Always follow label directions and recommended application rates

by Doug Richmond and Alexandra Duffy, Department of Entomology, Purdue University
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Weed of the month for April 2015 is Smooth Crabgrass

Smooth Crabgrass  

Biology: Smooth crabgrass (Digitaria ischaemum), is a summer annual grassy weed that is found throughout the Midwestern United states. Closely related to large crabgrass (Digitaria sanguinalis) and southern crabgrass (Digitaria ciliaris), these three species are often considered to be the most problematic weeds in lawns due to their ability to survive extremely low mowing heights, poor quality soils, and dry/hot climates.

Identification: Smooth crabgrass is a summer annual grassy weed that is commonly found in home lawns throughout the US. Smooth crabgrass can tolerate very dry, poor quality soils and is found in multiple cropping systems ranging from agronomics, to landscape, to horticulture, to vegetable gardens, along with both cool and warm season lawns in Indiana. Crabgrass plants are very opportunistic, so look for it to germinate in areas of bare soil like walkways, gardens, newly seeded turf areas, as well as a very open, thin turfgrass canopy.

Germination typically occurs from mid- to late-spring (late March-early May) in Indiana. If germination occurs while the temperatures are still slightly cooler, the plant will remain small for an extended amount of time. As the temperatures warm, more leaves will start to develop and the plant will begin tillering by early- to mid-summer (June). The young leaves of smooth crabgrass will have very little hairs, while large and southern crabgrasses have a dense covering of very fine hairs. All three crabgrass varieties will have a membranous ligule that has a torn or ‘shredded’ appearance.

Smooth crabgrass leaf emerging from coleoptile.

1-leaf size smooth crabgrass.

2-leaf size smooth crabgrass.

3-leaf size smooth crabgrass.

Usually some hairs are present on smooth crabgrass but many fewer than on large crabgrass.

Photo shows membranous ligule and few hairs on leaf sheath or leaf blade.

The development of multiple tillers can contribute to the clumpy appearance of a crabgrass plant, though smooth crabgrass is generally smaller in size than large crabgrass. Once mature, smooth crabgrass produces seedheads in the form of 3-5 spikes that are clustered at the top of long, erect stems. Seedheads mature at the end of summer prior to fall/autumn. As crabgrass dies with the first killing frost, the plant can appear as unsightly brown patches surrounded by green cool-season turf in lawns.

Prostrate growth of smooth crabgrass in short cut turfgrass.

Dense turf keeps out crabgrass. Here a patch of creeping bentgrass in a lawn is keeping out the crabgrass.

Chilling injury to crabgrass in cool fall months prior to the first frost.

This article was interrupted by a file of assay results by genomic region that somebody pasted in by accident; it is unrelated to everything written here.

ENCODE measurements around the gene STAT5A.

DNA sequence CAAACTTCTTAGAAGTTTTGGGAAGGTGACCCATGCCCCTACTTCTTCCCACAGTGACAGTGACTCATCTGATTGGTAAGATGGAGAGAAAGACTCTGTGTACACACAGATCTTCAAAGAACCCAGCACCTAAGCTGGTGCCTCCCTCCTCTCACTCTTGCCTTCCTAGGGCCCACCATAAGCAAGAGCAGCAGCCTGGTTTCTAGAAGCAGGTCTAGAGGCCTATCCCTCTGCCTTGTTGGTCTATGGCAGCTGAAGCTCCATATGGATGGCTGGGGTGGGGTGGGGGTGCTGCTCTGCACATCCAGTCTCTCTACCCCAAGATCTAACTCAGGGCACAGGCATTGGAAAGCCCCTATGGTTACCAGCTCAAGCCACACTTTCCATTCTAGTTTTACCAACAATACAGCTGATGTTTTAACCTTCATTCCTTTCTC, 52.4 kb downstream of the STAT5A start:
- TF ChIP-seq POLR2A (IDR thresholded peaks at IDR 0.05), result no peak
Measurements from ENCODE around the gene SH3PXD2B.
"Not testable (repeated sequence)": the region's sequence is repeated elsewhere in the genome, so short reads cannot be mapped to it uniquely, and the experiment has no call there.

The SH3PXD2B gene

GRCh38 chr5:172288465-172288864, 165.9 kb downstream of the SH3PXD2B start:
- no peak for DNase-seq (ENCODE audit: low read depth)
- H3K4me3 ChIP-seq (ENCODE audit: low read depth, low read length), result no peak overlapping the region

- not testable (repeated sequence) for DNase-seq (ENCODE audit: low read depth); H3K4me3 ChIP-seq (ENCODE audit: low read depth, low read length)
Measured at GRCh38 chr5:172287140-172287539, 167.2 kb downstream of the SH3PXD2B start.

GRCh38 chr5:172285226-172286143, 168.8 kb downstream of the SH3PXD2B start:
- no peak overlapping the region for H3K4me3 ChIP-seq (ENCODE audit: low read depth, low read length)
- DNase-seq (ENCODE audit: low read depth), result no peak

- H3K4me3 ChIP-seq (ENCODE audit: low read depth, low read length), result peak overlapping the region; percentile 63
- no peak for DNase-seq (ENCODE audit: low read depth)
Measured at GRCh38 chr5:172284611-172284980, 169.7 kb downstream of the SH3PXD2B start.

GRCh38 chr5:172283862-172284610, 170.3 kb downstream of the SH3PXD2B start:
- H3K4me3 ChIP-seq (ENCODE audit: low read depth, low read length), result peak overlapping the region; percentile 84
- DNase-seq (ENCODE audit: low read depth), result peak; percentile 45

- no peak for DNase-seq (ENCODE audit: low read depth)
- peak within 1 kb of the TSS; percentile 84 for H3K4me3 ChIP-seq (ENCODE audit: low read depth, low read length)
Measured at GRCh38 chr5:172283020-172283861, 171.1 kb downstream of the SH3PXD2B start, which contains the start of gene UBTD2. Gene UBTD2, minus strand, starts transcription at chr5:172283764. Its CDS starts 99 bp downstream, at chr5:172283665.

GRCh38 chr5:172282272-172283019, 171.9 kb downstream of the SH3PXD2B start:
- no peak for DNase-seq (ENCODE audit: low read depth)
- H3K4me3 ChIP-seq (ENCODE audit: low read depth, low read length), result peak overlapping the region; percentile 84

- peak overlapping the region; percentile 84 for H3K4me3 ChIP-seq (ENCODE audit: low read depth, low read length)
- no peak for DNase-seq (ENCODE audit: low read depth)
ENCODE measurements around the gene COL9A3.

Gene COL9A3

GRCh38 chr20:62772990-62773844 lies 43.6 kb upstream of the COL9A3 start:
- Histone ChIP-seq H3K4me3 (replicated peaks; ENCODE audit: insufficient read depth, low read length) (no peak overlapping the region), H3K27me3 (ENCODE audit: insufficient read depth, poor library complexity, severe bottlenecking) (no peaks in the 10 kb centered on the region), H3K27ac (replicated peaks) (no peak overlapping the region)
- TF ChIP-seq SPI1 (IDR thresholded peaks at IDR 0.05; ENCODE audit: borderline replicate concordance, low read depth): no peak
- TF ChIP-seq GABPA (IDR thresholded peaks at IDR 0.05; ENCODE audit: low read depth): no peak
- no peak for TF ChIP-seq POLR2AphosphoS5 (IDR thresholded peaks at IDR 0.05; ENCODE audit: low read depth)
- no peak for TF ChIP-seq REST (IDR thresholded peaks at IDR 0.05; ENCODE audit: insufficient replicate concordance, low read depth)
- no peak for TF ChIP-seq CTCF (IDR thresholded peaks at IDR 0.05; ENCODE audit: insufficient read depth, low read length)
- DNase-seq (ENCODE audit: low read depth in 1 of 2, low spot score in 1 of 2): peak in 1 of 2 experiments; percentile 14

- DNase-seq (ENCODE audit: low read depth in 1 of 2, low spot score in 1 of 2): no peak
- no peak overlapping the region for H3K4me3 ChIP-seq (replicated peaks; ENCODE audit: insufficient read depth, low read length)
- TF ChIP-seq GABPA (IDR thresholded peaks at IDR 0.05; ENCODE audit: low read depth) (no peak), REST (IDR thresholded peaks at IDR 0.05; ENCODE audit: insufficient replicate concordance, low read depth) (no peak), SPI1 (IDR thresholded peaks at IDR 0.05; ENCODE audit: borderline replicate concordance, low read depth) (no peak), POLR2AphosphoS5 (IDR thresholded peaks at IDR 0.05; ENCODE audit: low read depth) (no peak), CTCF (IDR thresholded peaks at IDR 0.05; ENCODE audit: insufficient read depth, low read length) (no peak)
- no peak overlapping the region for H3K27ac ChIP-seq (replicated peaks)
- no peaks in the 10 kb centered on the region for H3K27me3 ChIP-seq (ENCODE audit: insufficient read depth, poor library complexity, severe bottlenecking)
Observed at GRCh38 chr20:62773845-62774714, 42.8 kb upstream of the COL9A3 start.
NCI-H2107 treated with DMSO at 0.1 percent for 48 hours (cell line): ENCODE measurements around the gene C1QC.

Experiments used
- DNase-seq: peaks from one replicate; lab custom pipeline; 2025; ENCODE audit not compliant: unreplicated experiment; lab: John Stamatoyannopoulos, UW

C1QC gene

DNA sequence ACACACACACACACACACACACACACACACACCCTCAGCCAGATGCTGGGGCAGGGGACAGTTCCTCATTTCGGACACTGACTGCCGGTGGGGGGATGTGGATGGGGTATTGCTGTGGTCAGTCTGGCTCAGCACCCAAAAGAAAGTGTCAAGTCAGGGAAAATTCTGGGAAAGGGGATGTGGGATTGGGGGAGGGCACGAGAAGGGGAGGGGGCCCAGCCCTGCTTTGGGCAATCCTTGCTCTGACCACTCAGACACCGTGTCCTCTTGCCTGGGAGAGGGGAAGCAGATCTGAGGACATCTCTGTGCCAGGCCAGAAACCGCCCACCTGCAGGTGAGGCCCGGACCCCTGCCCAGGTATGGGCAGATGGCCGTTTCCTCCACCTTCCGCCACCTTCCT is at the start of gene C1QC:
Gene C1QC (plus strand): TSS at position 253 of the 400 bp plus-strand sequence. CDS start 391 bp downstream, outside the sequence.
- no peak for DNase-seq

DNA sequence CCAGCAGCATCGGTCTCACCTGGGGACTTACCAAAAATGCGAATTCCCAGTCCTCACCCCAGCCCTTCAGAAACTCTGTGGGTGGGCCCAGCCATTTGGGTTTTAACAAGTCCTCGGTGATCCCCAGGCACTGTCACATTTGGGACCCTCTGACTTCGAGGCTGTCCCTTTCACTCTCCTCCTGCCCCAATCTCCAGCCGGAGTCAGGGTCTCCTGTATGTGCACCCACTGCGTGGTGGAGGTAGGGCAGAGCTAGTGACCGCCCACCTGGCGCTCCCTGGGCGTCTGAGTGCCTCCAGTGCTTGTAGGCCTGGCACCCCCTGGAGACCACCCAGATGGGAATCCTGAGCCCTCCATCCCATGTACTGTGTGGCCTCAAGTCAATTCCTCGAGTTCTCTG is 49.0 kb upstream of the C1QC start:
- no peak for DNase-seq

Brown, dead crabgrass plants in a lawn following the first hard frost.

Cultural control: Maintaining a high quality lawn through higher mowing heights, proper fertilization (some fertilization is always better than none), and supplemental irrigation during drought will help the desired turf to outcompete crabgrass.

Biological control: None known specifically for control of smooth crabgrass in home lawns.

Chemical control: For more information about crabgrass control, see our recent post, Common Questions About Crabgrass Germination and Preemergence Herbicides Answered.

Both smooth and large crabgrass can be controlled using preemergence and postemergence herbicides.

There are multiple options for preemergence herbicides that are available for purchase by homeowners, including dithiopyr (Dimension), pendimethalin (Pendulum), and prodiamine (Barricade). These herbicides prevent the crabgrass from successfully germinating. For adequate control, these products must be applied before the crabgrass starts to germinate. One exception is dithiopyr, which has the ability to control crabgrass after it germinates until it reaches 1- to 2-tillers in size.

Once the crabgrass has already emerged, another option for control is the use of postemergence herbicides. Products that include active ingredients like dithiopyr (smaller than 1- to 2-tiller in size), quinclorac (Drive), mesotrione (Tenacity), fenoxaprop (Acclaim Extra) can be used to adequately control crabgrass that has already emerged. Each of these individual fertilizers provide a slightly different spectrum of control and works well on specific sizes (based on number of tillers) of crabgrass. Homeowners can choose a product based on the size of their crabgrass as well as its ability to control other weeds that you might have present.

For more information on weed control, search this blog and check out our Turfgrass Weed Control for Professionals Publication.

For archives of past weed of the month postings, visit our Weed of the Month Archive.

Aaron Patton, Turfgrass Extension Specialist, Purdue University
Leslie Beck, Weed Extension Specialist, New Mexico State University